William Hicks corroborated the precedent, which was given up.) Pritestimony of the last witness.

soner said he was at the White Hart at Ann Seymour, of Purton-stoke, Cricklade about eight o'clock in the lived with her father, close to the evening of the 7th of May: he meant high road, very near the spot where to have gone to his uncle's, but althe murder was committed. On tered his mind, and went towards Friday evening, the 7th of May, be- home about twenty minutes after tween nine and ten o'clock, as she eight, with a great coat under his was standing at the door of her fa

arm.

He saw the place where the ther's house, she heard the report of murder was committed ; and he went a gun or pistol, and within a few mi. across the field which cuts off an nutes afterwards she saw a man ride angle towards Purton. He went by her father's house, and turn down straight home, but met a man and a lane, called Bentham-lane: he had horse at the blacksmith's shop at on a light coloured dress, and the Purton, with a great coat strapped on horse was dark coloured.

behind him ; he met no one else that William Simpkins, of Bentham, he knew. From thence he went tofound a loose horse in Bentham-lane wards Wootton-Bassett, where he arin the morning after the murder, rived at ten o'clock, or a little after, which he afterwards understogd be. as he heard the church clock strike longed to the deceased.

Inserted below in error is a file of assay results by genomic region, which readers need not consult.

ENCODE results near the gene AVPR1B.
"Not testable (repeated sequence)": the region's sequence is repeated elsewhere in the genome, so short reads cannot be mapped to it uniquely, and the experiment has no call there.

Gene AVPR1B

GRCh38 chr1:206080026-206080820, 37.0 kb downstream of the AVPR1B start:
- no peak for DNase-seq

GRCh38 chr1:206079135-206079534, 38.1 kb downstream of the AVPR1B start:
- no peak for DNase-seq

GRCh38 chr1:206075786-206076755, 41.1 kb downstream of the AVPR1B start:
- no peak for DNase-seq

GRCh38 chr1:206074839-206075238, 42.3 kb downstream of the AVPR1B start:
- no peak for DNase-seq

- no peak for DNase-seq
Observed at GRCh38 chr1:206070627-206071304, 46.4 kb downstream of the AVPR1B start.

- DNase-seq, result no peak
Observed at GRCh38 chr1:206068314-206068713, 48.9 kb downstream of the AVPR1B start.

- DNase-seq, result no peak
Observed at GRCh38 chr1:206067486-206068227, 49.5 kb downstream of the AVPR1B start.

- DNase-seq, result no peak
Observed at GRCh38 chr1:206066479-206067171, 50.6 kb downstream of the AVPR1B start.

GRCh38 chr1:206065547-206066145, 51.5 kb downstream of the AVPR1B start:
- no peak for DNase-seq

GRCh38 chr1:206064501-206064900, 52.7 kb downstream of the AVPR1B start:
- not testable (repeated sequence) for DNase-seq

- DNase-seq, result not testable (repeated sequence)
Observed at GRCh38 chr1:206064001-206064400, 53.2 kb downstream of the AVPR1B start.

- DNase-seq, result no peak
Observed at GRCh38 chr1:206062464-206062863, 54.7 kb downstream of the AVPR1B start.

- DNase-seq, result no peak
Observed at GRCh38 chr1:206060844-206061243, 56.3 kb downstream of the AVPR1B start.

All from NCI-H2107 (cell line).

ten before he got to his house. He Sophia Cozens lives at Hunston, did not hear a report of any gun or two miles from Cricklade, and knew pistol in his way home from CrickWatkins. She received three let- lade on the night of the murder. He ters from Robert Watkins on the met two men coming down Purton12th of May, and wrote an answer; hill, towards Cricklade, near Mr a five pound note had been sent her Perry's school, above 150 yards beinclosed in one of the letters of Wat- hind the man he had met on horsekins.

back with a great coat behind him. John Huse proved the handwri. He said, he had brought from Chiting of the prisoner.